I think what RealFred was trying to do was play the "Give Microsoft a chance" card. Well they've had all the chance they need (almost 20 years in tablet space and about 5 or 6 generations during that time). They had the market stitched up but blew it.
Snake Oil Salesman gotta sell oil
If it runs on x86 and needs PHP, it won't threaten home routers or IoT. None of these use x86 or PHP.
It would be interesting to dig deeper to understand if the threat could even theoretically manifest of other architectures or embedded systems, many of which lack the resources (both software and hardware) for some exploits to happen.
Sorry AC, Windows CE ain't Windows
"The Windows kernel already scales down to for example mobile phones (and is more efficient and less memory hungry than say Android)..."
Having spent years working deep in the Windows CE OS and in Linux (writing drivers etc for both), I can assure you that Windows CE might be able to run with less memory, but is incredibly inefficient in CPU usage.
Windows CE is also very stunted. It is not scaled down Windows but an entirely different kernel that lacks most of the Windows services and has a completely pathetic security model.
This has always been the MS way...
Well at least during the Ballmer era anyway.
Instead of putting the immense resources available into trying to make better products that the competitors, MS, well Ballmer anyway, spends more time trying to body-slam the competition than outplay them.
He laughed at iphone. Instead he should have pulled his arrogant head out of his donkey and tried to build something better.
He has had a complete obsession with taking the fight to Google. Instead he should be ignoring Google and trying to make better services & products.
The bully-boy mentality has always suited the kid with muscle but no talent.
Why would stuffing cause food poisoning?
Assuming you stuffed the bird just before roasting, the stuffing itself should not breed and bad stuff. Any bad stuff is going to come from contaminated meat inside the cavity which is still there whether or not you stuff the bird.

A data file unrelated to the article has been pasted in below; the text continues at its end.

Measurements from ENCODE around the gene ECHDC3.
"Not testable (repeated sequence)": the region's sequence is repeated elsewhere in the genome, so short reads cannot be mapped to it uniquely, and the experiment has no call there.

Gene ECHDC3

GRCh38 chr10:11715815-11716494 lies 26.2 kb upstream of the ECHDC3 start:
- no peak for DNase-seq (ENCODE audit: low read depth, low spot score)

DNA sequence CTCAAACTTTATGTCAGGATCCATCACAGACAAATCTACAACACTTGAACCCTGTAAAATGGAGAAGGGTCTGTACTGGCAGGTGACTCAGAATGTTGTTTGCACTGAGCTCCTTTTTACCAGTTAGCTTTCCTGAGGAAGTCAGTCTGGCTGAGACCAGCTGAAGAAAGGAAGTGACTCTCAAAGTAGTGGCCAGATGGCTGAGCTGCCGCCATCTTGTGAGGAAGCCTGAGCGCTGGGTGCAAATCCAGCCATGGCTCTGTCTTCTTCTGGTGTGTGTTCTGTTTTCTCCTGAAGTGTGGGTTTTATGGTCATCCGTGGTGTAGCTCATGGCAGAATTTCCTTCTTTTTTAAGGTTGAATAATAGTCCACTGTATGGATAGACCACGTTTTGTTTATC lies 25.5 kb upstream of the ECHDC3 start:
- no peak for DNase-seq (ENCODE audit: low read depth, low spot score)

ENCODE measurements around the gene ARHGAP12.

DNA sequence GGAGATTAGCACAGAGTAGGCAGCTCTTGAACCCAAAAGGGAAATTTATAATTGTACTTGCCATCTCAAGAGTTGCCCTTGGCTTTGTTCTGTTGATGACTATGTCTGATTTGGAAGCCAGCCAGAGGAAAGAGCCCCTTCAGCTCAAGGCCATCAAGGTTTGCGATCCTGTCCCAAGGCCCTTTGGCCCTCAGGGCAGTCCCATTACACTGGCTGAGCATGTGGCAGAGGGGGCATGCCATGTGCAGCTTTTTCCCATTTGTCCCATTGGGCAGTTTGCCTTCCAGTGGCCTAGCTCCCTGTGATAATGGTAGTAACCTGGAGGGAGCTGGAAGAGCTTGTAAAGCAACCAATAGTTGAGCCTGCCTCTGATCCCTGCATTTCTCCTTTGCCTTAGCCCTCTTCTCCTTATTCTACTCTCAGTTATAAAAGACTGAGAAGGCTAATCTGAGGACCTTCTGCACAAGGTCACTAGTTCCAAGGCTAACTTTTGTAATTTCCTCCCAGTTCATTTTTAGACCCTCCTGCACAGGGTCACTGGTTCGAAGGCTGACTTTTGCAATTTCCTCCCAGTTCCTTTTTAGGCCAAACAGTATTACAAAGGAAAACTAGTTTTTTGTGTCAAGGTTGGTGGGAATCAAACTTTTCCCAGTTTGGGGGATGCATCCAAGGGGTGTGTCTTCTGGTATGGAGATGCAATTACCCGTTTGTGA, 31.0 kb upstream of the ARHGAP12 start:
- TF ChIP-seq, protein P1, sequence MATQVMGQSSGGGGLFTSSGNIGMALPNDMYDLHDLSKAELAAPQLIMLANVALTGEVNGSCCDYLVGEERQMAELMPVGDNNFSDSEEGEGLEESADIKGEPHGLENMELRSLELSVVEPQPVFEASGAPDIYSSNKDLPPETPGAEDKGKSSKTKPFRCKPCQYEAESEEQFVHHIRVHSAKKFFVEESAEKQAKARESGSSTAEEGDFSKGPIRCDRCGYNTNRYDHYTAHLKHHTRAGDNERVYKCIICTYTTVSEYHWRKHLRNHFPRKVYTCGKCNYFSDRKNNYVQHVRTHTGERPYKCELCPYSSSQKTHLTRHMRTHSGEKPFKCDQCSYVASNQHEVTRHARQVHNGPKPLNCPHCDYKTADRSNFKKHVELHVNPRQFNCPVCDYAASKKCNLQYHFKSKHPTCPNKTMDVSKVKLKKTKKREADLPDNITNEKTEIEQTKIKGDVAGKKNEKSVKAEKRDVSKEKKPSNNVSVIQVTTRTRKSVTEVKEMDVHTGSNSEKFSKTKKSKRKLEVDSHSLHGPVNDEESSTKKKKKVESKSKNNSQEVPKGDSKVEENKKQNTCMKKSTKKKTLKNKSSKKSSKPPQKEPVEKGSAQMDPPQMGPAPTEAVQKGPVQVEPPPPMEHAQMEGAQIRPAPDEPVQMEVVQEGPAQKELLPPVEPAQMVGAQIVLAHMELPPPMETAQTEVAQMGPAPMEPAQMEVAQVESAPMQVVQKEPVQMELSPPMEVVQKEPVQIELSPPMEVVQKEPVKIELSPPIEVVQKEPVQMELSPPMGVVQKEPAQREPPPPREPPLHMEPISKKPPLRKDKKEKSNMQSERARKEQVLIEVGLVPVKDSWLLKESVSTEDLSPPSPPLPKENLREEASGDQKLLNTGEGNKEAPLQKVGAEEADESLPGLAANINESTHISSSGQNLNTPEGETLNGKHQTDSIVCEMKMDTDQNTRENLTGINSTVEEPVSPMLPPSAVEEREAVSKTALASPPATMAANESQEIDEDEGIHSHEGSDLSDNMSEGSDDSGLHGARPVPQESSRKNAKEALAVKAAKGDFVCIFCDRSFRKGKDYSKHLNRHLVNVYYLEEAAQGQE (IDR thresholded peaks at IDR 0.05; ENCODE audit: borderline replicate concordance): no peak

And yes, I've hunted, killed, cleaned plucked, stuffed and eaten a few birds too.
Can't equate CrtlC/V with Ctrl-F4
Short cuts work for things you do often, not for things you do once in a blue moon.
Copy/paste is often used and thus CtrlC/V is quickly learned.
Ctrl-F4 is very seldom doing to be used and is rather obscure. Chances are very few people would know it.
Re: It won't change
No doubt that is correct.
Quite likely patent examiners work to a quota where they have to complete n patents per week. Come Friday afternoon a whole lot of patents will get a free pass.
There is no pressure to change this. USPTO/.gov get paid regardless of the quality of the patent. It is less work to OK a patent than to reject it. Therefore the pressures are on the system to allow through really poor patents,
If, however, the USPTO was to be held accountable for the quality of their patents, things might change. If a business could sue the USPTO for lost revenue, that would make things interesting....
But, as I said before, any change would be decided by those who have a vested interest in the status quo. Therefore no change.
It won't change
Tenured professors with incomes for life don't mind speaking their minds because they are unaffected by what they have to say.
But the current cock-up that is US patentt law is a healthy money spinner for for the actual lawyers practicing patent law. Forget expecting them to change any more than asking turkeys to ask for thanksgiving twice a year.
The lawyers make a lot of money filing patents. If it was harder to get patents, less people would file and the lawyers' business would be cut by many %.
But the real jackpot does not come from filing patents but from patent litigation. Crap patents are more likely to end up in disputes. Therefore it is highly desirable for the patents to not only be many, but more importantly, they must be crap.
So if USPTO was to ever undergo significant review, the experts being called upon to give legal wisdom to the proceedings will be the actual patent lawyers themselves. Foxes and hen-houses; they will just say it is all functioning fine as it is right now.
Furthermore, the USPTO is one of very few govt departments that is self-funding and actually makes a little profit for Uncle Sam. Nobody really wants to mess with that.
Thus.... status quo.
"U.S. government was unaware"
They might be able to get away with denying knowledge, but it would be ridiculous to think that the various security people from the prez down didn't know this was happening.
Perhaps Marissa has an evil Elop-like mission